Director: Ernesto Contreras
Mexico, the present day. Marina, a woman in her thirties works a Lulita’s Fashions, a clothing company. Lulita, the owner awards a ten day beach holiday for two to whichever employee a bird chooses at random – it chooses Marina. Lulita advises her not to let any chance of happiness pass her by. Marina asks her sister, Lucia, to accompany her, which she agrees to. Shortly later, she asks Lucia to let her and her husband use the holiday to repair their deteriorating marriage. Marina refuses. The holiday is non-transferable.
In a café, Marina is approached by Victor, who claims he knew her at school. She doesn’t remember him but Victor asks her to keep in touch. Days later, Marina calls Victor and asks whether he would accompany her on the holiday. They share dates; a picnic, to the cinema and dancing. Victor agrees to collect Marina on the day of the holiday. When he arrives at her apartment, she isn’t there. Marina sends him a postcard, explaining that she’s a fool and she hopes he’ll meet her at the station when she returns. He tears up the postcard but still meets her. Victor proposes marriage and Marina accepts.
A debut feature by Ernesto Contreras, who’s cut his teeth with several documentaries over the past decade, ‘Blue Eyelids’ is a touching and unconventional look at two lonely souls searching for and perhaps finding love. The pace is slow and subtle and Contreras rejects the norms of the genre. Just consider for a second what would Hollywood do with this premise. Choose two attractive leads and try to make us believe that they’re misfits, unable to find a soul-mate. Then of course, they’d be perfect for each other, maybe deal with some obstacles that would need to be overcome, but by the film’s resolution, they’d show society and live happily ever after.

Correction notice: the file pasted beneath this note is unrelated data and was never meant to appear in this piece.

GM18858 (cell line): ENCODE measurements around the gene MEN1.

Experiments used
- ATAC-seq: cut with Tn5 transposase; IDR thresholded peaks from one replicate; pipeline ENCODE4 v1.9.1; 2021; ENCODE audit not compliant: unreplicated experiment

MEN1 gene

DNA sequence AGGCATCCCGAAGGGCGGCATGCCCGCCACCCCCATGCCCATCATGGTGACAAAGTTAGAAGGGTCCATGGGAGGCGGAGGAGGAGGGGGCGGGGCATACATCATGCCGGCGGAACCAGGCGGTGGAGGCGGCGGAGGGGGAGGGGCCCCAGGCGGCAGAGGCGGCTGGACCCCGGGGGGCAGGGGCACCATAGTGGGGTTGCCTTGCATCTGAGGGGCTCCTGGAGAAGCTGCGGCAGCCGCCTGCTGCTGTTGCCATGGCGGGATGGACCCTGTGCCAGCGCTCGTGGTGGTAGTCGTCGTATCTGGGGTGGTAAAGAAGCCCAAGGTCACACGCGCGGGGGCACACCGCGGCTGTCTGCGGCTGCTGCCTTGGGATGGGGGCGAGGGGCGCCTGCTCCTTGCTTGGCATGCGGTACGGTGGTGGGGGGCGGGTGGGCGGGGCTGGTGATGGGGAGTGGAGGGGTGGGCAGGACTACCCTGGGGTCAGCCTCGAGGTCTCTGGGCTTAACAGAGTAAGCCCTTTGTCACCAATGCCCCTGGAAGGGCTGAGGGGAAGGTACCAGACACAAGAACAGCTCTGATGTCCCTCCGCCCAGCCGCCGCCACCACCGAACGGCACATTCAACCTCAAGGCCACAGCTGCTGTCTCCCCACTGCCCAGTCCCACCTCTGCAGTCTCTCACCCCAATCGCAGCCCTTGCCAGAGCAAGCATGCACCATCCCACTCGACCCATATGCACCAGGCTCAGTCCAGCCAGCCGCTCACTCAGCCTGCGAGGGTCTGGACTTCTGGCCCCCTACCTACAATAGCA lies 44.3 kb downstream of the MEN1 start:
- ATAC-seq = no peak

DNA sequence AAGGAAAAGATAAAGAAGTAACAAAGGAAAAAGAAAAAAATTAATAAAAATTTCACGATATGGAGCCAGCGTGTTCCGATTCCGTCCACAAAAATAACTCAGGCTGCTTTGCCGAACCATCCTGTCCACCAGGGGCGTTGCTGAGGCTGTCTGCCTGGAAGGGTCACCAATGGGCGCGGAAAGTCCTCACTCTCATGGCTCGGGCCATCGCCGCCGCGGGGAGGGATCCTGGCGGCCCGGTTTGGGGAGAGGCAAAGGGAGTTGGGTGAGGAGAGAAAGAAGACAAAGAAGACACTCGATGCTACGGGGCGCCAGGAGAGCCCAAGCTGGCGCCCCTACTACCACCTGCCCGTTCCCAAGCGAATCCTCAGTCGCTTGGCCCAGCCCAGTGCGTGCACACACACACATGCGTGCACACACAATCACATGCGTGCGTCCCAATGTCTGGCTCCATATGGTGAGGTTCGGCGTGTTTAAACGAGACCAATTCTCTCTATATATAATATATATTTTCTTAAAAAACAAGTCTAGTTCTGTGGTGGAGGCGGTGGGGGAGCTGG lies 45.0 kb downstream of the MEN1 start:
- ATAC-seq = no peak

Such an approach just wouldn’t convince. Cecilia Suarez (Marina) and Enrique Arreola (Victor) are believable in their moulds and it’s certainly possibly to understand how they might be cut adrift and alone. Victor mentions how he’s managed to lose contact with his friends over the years and his constant memories of school and the classmates he knew is a poignant combination of nostalgia and regret. Marina is less inclined to think about her schooldays for whatever reason. She clearly doesn’t remember Victor despite one incredibly transparent lie that Victor easily picks up on. Marina has a relationship with her sister that we imagine isn’t so close and her sister’s insecurities, including one assertion that Marina might want to see her marriage fall apart, seem to drive a wedge between them. Besides the one scene where Lucia asks Marina to forsake the holiday, we only ever see our two protagonists alone or with each other. These are two people who don’t find human contact especially easy.